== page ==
Four ways we need the voices of those with mental illness right now

“The work is offline.
The work is online.
The work includes presence.
The work includes absence.
The work is virtual.
The work is in the streets.
The work is in legislative halls.
The work is in art.
The work is in policies.
The work is at the polls.
The work is where we are.”
~Bernice King

I struggle with depression and anxiety. Over the last few years, and the last couple of months in particular, I’ve really wanted to go to marches and protests, to do my part and use my voice, but because of my health issues (which also include chronic physical illness and injuries) I’ve had to admit that I mostly am not able to. It has been a difficult struggle to understand my limitations and focus on what I can do, instead of on what I can’t.

Mental and physical illness doesn’t automatically make protesting unfeasible, but for some of us it does. That doesn’t mean, however, that we don’t have something to contribute. Our voices and our work are important, and in fact we may be able to offer things that others can’t. Here are just four ways we need the voices of those with mental illness right now.

First, many of us with mental illness have done, and continue to do, our inner work. We have to, to survive. We’ve been to therapy. We’re working through our trauma and our unhealthy coping mechanisms. We’ve learned meditation, cognitive behavioral therapy, and other ways to calm our fight or flight response. We’ve dug deeply into our past, mistakes we’ve made, false ideas about ourselves and the world around us. We’ve worked on understanding our own responses to stressors, as well as other’s.

In a time where defensiveness turns quickly to rage and reaction, we can show others how to sit with their emotions and learn from them. We can share what we’ve learned, and encourage others to do their inner work, too. This is particularly important for white folks, whose response to triggering situations can hurt not only ourselves, but the BIPOC people around us when we react with tears, aggression, or calling the police.

Second, those with mental illness can be prophets. Those of us with mental illness have come face to face with life’s harsh realities more than many. We have faced our own demons, and often it has made us more honest about the demons around us. Perhaps we would have preferred to have a more optimistic view of the world, to see it through rose colored glasses, but we could not. Perhaps we would have preferred to believe that the Emperor is clothed in rich and lovely garments, but we cannot. We know. And so we can speak this truth boldly to others, knowing that bold honesty and truth-telling is needed to heal ourselves, our nation, and our world.

Third, those with mental illness can be artists and poets. Because we’ve felt cut off from the rest of society, different and misunderstood, and because we’ve struggled ourselves to understand what is going on inside of us, many of us have turned to art and poetry to express ourselves. And art and poetry are needed to help us imagine a way forward. As Walter Brueggemann wrote:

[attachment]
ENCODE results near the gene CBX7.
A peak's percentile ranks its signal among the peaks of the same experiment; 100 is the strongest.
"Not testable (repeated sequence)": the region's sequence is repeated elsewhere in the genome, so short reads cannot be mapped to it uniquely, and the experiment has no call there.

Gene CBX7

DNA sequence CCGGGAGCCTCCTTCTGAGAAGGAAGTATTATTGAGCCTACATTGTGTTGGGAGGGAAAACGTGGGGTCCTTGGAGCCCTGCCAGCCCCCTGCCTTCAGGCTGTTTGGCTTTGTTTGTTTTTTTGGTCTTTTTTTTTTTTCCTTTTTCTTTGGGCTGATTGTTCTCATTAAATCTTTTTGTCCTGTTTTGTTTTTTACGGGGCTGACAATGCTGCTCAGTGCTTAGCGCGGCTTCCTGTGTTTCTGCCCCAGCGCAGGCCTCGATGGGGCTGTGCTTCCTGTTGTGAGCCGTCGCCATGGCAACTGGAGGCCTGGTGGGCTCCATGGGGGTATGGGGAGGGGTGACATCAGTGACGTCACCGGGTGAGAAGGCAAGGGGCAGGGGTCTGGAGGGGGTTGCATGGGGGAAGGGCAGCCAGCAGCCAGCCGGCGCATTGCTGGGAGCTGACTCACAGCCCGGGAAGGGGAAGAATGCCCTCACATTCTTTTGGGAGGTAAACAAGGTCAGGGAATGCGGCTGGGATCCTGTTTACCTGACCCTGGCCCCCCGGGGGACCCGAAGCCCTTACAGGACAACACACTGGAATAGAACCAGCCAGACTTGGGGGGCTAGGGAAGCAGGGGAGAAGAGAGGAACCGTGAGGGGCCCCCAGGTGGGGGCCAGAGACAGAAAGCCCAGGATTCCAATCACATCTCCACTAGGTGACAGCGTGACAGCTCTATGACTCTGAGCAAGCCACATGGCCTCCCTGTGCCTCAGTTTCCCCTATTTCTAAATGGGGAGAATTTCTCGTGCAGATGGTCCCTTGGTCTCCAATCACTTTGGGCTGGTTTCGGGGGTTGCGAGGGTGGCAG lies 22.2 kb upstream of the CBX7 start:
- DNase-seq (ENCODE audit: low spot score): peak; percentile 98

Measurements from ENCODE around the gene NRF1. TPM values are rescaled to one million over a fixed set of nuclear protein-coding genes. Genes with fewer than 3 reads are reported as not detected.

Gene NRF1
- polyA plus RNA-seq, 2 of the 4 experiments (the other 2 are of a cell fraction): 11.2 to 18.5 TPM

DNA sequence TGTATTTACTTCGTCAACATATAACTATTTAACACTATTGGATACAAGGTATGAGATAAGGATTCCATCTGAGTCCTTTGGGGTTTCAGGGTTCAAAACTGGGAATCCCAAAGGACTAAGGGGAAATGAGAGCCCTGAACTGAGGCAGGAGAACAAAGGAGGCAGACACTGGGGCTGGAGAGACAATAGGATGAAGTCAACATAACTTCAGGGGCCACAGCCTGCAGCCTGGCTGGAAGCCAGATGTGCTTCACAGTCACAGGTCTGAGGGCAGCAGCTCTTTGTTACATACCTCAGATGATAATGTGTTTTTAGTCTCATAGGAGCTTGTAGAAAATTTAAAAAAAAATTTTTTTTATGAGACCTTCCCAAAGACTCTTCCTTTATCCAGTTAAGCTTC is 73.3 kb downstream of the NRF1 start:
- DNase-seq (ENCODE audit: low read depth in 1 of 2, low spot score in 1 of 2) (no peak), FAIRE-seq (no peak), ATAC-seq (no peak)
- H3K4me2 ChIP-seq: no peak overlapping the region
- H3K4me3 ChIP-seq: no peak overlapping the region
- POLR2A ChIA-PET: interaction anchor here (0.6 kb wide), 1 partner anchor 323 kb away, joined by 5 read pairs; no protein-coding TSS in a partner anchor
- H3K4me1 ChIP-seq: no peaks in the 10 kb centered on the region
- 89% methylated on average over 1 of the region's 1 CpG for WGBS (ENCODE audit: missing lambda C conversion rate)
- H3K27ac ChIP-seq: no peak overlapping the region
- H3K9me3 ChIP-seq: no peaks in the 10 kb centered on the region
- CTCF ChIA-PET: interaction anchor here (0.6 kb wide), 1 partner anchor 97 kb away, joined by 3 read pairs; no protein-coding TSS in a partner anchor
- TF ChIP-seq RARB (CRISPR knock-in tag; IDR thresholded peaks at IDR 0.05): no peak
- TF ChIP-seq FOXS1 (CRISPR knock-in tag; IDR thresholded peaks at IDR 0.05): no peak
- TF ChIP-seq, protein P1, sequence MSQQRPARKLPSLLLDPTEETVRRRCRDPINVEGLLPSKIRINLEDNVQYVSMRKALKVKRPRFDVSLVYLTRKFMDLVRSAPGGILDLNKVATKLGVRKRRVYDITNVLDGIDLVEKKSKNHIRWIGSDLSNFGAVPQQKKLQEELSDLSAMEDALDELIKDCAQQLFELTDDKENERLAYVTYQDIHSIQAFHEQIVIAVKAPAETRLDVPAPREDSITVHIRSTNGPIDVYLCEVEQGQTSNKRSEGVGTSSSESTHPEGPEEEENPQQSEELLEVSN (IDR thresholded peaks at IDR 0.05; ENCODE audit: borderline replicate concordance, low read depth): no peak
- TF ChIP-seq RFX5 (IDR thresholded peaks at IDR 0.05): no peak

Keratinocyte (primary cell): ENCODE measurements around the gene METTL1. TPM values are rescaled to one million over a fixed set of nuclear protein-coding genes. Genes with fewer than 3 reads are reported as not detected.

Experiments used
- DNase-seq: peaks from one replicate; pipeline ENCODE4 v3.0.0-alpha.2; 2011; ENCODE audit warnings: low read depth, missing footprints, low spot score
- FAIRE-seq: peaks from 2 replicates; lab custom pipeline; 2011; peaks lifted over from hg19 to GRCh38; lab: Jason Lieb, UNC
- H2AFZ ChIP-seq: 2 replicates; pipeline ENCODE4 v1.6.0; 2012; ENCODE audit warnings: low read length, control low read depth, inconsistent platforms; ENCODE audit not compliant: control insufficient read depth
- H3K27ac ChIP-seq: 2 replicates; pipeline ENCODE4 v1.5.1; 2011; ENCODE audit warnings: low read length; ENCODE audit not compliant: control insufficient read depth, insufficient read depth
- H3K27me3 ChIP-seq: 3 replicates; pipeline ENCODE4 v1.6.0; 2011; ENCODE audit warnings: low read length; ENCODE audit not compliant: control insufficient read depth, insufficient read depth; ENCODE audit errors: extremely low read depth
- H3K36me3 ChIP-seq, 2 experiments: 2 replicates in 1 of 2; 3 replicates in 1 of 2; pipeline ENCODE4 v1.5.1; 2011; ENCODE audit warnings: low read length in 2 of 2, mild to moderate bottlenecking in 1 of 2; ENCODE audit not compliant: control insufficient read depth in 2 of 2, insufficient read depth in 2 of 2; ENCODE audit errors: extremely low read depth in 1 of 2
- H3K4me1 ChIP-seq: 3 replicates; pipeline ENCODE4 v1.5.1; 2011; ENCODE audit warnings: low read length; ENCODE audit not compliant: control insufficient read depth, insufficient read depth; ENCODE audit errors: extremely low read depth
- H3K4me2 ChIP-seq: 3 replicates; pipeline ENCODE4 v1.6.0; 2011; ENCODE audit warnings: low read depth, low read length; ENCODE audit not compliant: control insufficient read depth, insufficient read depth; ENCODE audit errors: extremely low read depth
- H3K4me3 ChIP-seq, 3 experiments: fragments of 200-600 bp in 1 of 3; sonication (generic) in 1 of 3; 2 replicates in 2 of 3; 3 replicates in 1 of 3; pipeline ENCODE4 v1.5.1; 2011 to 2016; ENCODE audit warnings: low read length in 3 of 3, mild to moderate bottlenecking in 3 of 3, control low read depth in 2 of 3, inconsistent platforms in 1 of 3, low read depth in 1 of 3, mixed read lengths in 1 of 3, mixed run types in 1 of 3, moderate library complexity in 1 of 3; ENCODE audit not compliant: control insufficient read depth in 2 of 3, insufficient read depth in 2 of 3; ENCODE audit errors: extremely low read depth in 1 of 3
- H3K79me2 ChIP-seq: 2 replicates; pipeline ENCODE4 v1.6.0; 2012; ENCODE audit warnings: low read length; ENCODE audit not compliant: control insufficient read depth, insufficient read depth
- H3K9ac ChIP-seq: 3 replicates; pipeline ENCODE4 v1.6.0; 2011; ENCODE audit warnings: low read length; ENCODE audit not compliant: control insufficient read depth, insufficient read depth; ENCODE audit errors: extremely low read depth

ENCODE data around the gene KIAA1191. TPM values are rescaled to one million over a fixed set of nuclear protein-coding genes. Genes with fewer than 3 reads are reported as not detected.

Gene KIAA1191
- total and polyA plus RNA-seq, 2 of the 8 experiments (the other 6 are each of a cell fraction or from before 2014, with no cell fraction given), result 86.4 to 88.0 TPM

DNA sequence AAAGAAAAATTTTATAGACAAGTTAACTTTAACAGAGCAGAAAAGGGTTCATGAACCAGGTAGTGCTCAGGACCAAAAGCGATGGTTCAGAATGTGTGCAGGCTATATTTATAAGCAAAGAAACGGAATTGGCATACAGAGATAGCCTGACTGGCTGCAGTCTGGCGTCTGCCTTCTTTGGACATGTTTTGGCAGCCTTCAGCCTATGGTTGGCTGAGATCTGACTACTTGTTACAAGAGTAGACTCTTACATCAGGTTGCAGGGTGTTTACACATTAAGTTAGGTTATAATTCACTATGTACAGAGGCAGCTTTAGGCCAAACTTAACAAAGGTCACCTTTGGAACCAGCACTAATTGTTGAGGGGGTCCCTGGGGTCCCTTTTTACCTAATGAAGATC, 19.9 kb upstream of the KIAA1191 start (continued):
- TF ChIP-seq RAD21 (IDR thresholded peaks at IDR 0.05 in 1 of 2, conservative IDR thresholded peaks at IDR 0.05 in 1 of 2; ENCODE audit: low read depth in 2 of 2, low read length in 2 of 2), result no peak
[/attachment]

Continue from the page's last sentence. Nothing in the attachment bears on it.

“Poets have no advice to give people. They only want people to see differently, to re-vision life. They are not coercive. They only try to stimulate, hint, give nuance, not more. They cannot do more, because they are making available a world that does not yet exist beyond their imagination.”

Carolina Hinojosa-Cisneros connects poetry to theology and activism in her work, too:

“Some say theopoetics is not theology. I challenge this. If creating art as an act of resistance moves us closer to a deeper understanding of God, then theopoetics is absolutely another way of conceptualizing theology. With every act of creative expression to loosen our sorrows, we elicit social movement and social change. When we create poetry, art, sustainable housing, a living wage, we are pulling light from the tension between hope and trauma.”

Lastly, those with mental illness can be advocates. As much discussion is happening on reforming and restructuring our budgets and our societies, we can communicate our needs and advocate for them. Structures need to be put into place to respond to those in mental health crises with compassion and resources, rather than arrests and incarceration – or worse. Medication and treatments need to be affordable and accessible. Those who have not experienced mental illness may have difficulty understanding our experience and our particular needs, so we need to continue to speak them.

As Paul writes in 1 Corinthians, every part of the body is valuable, and has something unique to contribute. The eye needs the hand, the head needs the feet. And so we need all of us right now, including the mentally ill, to contribute to imagining and creating a better world.


I’m a writer and theologian living in Boston, Massachusetts. I write about theology, culture, social justice, and chronic illness, including my own struggles with depression and migraines. I work as a storyteller for Together Rising, and my writing has been featured in places like SojournersThink ChristianThe Good Men Project, and Our Bible App. I earned her MDiv from Gordon-Conwell Theological Seminary. My first book, The Long Night: Readings and Stories to Help You Through Depression, was published by Broadleaf Books this May, and is available at Amazon, Barnes & Noble, Bookshop, and wherever books are sold.

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